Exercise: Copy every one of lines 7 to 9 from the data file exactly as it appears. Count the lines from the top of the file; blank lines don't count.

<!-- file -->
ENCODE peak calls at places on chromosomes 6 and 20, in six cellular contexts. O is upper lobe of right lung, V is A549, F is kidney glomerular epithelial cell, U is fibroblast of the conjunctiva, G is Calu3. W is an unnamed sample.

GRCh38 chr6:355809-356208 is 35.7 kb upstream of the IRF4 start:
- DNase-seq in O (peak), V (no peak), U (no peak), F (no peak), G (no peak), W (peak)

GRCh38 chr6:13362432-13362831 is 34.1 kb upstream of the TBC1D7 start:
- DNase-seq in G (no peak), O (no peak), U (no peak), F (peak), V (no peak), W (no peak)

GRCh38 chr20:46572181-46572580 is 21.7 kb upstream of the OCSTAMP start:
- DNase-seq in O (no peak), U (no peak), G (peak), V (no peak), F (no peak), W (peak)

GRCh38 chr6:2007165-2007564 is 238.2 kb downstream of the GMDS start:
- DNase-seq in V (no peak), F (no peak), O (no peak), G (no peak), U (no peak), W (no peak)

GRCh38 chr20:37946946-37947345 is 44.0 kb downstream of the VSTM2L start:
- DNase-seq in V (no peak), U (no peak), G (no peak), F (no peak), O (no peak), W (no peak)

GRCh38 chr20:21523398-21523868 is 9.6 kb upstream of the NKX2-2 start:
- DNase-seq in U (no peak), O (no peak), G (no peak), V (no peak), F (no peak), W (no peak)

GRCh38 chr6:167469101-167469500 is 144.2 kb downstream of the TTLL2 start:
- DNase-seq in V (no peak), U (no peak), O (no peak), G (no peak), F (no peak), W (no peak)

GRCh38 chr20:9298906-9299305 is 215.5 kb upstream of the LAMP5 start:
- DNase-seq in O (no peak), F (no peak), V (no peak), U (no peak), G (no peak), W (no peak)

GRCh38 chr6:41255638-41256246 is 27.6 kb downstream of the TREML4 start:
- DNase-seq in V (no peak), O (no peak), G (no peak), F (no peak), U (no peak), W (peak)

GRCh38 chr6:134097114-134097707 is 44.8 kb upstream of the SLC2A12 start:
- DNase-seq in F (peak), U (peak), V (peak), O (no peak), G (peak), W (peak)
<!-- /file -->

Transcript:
- DNase-seq in O (no peak), U (no peak), G (peak), V (no peak), F (no peak), W (peak)

GRCh38 chr6:2007165-2007564 is 238.2 kb downstream of the GMDS start:
- DNase-seq in V (no peak), F (no peak), O (no peak), G (no peak), U (no peak), W (no peak)